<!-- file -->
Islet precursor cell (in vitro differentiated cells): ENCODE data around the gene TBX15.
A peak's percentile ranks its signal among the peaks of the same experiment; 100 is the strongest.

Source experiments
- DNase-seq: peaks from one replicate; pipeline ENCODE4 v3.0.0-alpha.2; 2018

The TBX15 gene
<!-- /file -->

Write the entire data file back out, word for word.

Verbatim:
Islet precursor cell (in vitro differentiated cells): ENCODE data around the gene TBX15.
A peak's percentile ranks its signal among the peaks of the same experiment; 100 is the strongest.

Source experiments
- DNase-seq: peaks from one replicate; pipeline ENCODE4 v3.0.0-alpha.2; 2018

The TBX15 gene